24 Days of GHC Extensions: DeriveGeneric

Yesterday, Andraz showed us a variety of extensions that came with GHC to help us avoid writing boilerplate code. We saw that GHC can automatically derive instances for Functor, Traversable, Foldable, along with the usual class of Eq, Ord, Show, etc. However, as exciting as this is, you might have been left a little worried that this is where it stops.

All of the classes that mentioned so far exist in the base library, and that allows us to extend GHC to automatically derive code for these classes. But what if you have a type class that’s not in base? It would be disappointing if there wasn’t a way to avoid boilerplate without extending the compiler, and with GHC 7.2, we got a new extension that helps solve exactly this problem.

> {-# LANGUAGE DeriveGeneric #-}
> {-# LANGUAGE FlexibleContexts #-}
> {-# LANGUAGE FlexibleInstances #-}
> {-# LANGUAGE UndecidableInstances #-}
> {-# LANGUAGE MultiParamTypeClasses #-}
> {-# LANGUAGE FunctionalDependencies #-}
> {-# LANGUAGE TypeOperators #-}
> {-# LANGUAGE ViewPatterns #-}
> import GHC.Generics

The (relatively) new DeriveGeneric extension allows us to use a paradigm of programming called data-type generic programming. In this style of programming, we are able to write our functions over arbitrary data types - provided they have the right “shape”. To get an idea of what it means for things to have the same shape, let’s start by looking at the humble Either data type:

data Either a b = Left a | Right b

Another data type that’s similar could be a validation data type:

> data Valid e a = Error e | OK a
>   deriving (Generic)

In fact, this data type is more than just similar - we can say it is isomorphic to Either. In this sense, isomorphic is just a fancy word for a pair of functions to translate between Valid and Either, without losing information. This ideas relates to have a structure-preserving mapping between Valid and Either. If that sounds scary, we can easily write this up in code:

> toEither :: Valid e a -> Either e a
> toEither (Error e) = Left e
> toEither (OK a) = Right a
> fromEither :: Either e a -> Valid e a
> fromEither (Left e) = Error e
> fromEither (Right a) = OK a

See - easy!

As you can imagine, there are lots of different data types that are isomorphic, and the insight behind data-type generic programming is that (most) data-types can be built up out of simpler pieces. For Either and Valid, they are both built out of the same parts:

  1. Each data-type has two constructors
  2. Each constructor has one field

GHC.Generics is the library behind the DeriveGeneric extension, and it gives us the following pieces to build data types:

The library also goes a little further than this, by providing you with program specific information, such as the name of types and fields. The latter can be useful for working with serializers such as JSON and XML.

So far, we’ve skimmed the idea of isomorphic types, and also that GHC.Generics gives us a set of basic parts to build types. It would be tedious if we had to write conversion functions ourselves, and by using DeriveGeneric, GHC will do all the heavy lifting behind the scenes for us.

As you can see above, we used deriving (Generic) on Valid, which means we already get some transformations that we can play with:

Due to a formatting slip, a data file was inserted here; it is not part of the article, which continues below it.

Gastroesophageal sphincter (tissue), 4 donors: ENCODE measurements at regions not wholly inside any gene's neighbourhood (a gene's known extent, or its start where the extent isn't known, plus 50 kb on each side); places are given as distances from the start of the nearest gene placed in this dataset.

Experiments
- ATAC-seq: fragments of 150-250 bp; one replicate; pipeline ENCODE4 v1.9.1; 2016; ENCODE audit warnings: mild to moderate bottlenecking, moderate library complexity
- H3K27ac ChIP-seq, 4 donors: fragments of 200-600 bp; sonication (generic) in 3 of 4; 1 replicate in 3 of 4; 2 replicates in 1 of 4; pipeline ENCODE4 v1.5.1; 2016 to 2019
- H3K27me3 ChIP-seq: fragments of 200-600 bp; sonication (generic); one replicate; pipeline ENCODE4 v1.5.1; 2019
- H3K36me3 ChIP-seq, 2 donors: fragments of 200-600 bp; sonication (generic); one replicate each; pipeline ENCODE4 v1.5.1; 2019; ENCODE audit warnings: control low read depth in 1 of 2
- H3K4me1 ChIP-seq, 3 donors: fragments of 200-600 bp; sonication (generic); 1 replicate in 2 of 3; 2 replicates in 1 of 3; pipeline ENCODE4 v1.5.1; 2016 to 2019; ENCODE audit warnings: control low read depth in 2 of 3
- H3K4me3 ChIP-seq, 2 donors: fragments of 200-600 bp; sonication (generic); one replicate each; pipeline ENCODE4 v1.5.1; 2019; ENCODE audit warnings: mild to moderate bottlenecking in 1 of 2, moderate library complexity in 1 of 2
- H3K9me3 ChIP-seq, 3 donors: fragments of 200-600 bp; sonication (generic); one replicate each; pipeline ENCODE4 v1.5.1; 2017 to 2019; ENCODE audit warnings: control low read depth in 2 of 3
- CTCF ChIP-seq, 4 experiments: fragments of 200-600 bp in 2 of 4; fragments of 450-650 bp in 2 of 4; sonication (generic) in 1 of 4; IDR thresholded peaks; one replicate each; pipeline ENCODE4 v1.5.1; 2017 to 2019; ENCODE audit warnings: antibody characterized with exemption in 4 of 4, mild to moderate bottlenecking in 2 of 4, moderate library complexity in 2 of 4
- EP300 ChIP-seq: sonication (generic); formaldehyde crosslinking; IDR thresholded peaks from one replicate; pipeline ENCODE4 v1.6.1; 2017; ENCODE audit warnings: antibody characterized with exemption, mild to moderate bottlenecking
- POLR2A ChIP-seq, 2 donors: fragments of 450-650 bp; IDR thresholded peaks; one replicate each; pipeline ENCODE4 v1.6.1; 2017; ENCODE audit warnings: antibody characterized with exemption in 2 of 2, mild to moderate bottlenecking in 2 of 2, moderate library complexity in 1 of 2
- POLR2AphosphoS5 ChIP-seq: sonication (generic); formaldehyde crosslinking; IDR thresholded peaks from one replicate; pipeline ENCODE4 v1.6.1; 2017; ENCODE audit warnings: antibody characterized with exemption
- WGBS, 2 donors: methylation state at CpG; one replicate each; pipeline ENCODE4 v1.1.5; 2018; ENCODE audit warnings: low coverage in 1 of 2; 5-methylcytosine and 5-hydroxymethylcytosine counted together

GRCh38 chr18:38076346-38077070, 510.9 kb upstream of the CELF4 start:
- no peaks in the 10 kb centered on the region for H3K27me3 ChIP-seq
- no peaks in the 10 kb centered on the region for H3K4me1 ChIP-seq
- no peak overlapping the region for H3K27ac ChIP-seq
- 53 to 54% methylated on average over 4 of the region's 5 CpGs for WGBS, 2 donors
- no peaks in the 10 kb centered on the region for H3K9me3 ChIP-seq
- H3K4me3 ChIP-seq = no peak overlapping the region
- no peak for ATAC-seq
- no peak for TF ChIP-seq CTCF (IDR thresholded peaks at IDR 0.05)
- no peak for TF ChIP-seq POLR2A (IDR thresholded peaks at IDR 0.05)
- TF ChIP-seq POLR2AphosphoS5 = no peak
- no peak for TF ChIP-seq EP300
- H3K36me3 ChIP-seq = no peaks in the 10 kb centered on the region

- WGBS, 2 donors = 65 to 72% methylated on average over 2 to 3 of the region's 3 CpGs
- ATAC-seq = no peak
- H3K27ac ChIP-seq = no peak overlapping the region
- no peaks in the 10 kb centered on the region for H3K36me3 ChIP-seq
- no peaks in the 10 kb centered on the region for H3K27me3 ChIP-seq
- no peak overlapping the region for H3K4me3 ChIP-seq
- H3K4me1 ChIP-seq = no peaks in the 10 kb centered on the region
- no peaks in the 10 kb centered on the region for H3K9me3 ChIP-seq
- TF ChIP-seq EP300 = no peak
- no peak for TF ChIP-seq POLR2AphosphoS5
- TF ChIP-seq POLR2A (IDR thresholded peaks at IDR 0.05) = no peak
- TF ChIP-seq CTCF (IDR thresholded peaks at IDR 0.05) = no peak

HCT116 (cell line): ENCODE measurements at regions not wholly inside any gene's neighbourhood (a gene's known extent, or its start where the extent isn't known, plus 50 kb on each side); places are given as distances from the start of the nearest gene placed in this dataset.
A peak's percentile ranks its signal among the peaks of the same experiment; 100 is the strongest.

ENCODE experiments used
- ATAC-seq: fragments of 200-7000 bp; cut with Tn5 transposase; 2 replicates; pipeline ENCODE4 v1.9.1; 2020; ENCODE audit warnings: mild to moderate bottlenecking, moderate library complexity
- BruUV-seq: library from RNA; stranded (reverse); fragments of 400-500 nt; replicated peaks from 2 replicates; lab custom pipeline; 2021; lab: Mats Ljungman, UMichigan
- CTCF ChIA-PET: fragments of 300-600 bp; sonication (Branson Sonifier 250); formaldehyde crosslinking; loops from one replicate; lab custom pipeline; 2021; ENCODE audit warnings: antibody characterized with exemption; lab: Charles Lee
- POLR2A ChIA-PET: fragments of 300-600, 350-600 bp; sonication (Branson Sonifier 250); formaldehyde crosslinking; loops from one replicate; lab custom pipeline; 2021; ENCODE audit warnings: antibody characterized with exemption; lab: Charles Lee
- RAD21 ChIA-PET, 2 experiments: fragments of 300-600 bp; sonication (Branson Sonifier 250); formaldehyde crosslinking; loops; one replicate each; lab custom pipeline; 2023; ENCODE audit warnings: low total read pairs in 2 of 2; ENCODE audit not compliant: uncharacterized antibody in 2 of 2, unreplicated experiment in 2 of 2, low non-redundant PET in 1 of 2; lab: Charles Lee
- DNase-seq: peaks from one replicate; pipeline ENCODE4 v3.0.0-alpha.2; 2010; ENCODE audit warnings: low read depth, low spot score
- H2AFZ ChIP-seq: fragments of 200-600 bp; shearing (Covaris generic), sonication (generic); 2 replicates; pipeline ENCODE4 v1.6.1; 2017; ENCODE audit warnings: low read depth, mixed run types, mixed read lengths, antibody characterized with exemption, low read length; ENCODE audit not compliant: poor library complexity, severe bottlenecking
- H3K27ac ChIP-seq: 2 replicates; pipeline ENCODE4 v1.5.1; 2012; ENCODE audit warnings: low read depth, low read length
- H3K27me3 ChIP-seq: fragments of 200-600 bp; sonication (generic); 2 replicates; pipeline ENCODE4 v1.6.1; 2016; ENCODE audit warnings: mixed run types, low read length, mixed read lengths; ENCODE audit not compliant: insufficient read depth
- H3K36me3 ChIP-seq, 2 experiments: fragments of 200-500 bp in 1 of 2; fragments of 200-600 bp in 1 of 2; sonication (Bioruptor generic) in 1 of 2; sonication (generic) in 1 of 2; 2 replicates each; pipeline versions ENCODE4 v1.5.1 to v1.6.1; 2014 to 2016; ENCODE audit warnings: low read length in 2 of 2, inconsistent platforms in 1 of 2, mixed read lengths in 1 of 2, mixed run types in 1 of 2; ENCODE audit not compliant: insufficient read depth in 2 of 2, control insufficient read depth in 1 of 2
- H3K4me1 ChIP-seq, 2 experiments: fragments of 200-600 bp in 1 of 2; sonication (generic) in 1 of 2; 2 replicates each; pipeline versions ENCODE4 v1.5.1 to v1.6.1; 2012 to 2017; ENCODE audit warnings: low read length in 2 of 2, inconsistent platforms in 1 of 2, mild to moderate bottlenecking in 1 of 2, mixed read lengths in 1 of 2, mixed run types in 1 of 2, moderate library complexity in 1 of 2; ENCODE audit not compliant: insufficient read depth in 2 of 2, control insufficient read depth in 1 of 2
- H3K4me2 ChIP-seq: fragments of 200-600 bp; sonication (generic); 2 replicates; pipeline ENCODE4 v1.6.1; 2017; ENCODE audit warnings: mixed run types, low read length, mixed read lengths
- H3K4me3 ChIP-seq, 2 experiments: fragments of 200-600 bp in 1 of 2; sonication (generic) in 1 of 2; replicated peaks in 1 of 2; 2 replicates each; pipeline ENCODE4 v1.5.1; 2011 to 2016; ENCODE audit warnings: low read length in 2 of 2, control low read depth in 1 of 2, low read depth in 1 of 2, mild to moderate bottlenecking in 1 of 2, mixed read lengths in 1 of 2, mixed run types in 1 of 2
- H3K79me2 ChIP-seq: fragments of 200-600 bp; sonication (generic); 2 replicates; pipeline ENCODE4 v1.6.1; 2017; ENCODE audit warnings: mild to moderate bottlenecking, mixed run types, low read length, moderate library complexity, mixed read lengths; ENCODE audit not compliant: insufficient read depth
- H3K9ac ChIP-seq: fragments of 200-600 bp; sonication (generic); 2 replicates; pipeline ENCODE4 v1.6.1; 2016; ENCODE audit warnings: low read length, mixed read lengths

.> from (Error "ENOCHRISTMASPRESENTS")
M1 {unM1 = L1 (M1 {unM1 = M1 {unM1 = K1 {unK1 = "ENOCHRISTMAS"}}})}
 
.> from (OK ["Books", "Calculators"])
M1 {unM1 = R1 (M1 {unM1 = M1 {unM1 = K1 {unK1 = ["Books","Calculators"]}}})}

While the output is a little dense, notice how the contents of the data type is present in the K1 data type, and we choose a side of the Valid data type with L1 (“left” for Error) or R1 (“right” for OK).

Now that we’ve got a generic representation, we’re able to start writing generic functions over data-type that conforms to the shape we want. As a small example, let’s write a generic function to try and get the error out of an error-containing data type. As we have a large amount of different types (M1, L1, etc), we use a variety of type classes to navigate the data structure:

> class GetError rep e | rep -> e where
>   getError' :: rep a -> Maybe e
> instance GetError f e => GetError (M1 i c f) e where
>   getError' (M1 m1) = getError' m1
> instance GetError l e => GetError (l :+: r) e where
>   getError' (L1 l) = getError' l
>   getError' (R1 _) = Nothing
> instance GetError (K1 i e) e where
>   getError' (K1 e) = Just e
> getError :: (Generic (errorLike e a), GetError (Rep (errorLike e a)) e) => errorLike e a -> Maybe e
> getError = getError' . from

A little daunting, but I’ll be mean and leave it as an exercise to the reader to determine how this code works. However, just to prove it does work - let’s have a play in GHC:

.> getError (Error "Oh no!")
Just "Oh no!"
.> getError (OK "Phew")
Nothing
.> getError (Left "More explosions!")
Just "More explosions!"
.> getError (Right "Oh, false alarm")
Nothing

Now that’s my idea of some Christmas magic.

Undoubtedly, generic programming is not a simple concept, and it will take time to get used to it if you’re new to it. Andres Löh, a firm supporter of generic programming, has a lovely Skills Matter talk that goes into more detail about this very extension.


This post is part of 24 Days of GHC Extensions - for more posts like this, check out the calendar.


You can contact me via email at ollie@ocharles.org.uk or tweet to me @acid2. I share almost all of my work at GitHub. This post is licensed under a Creative Commons Attribution-NonCommercial-NoDerivs 3.0 Unported License.

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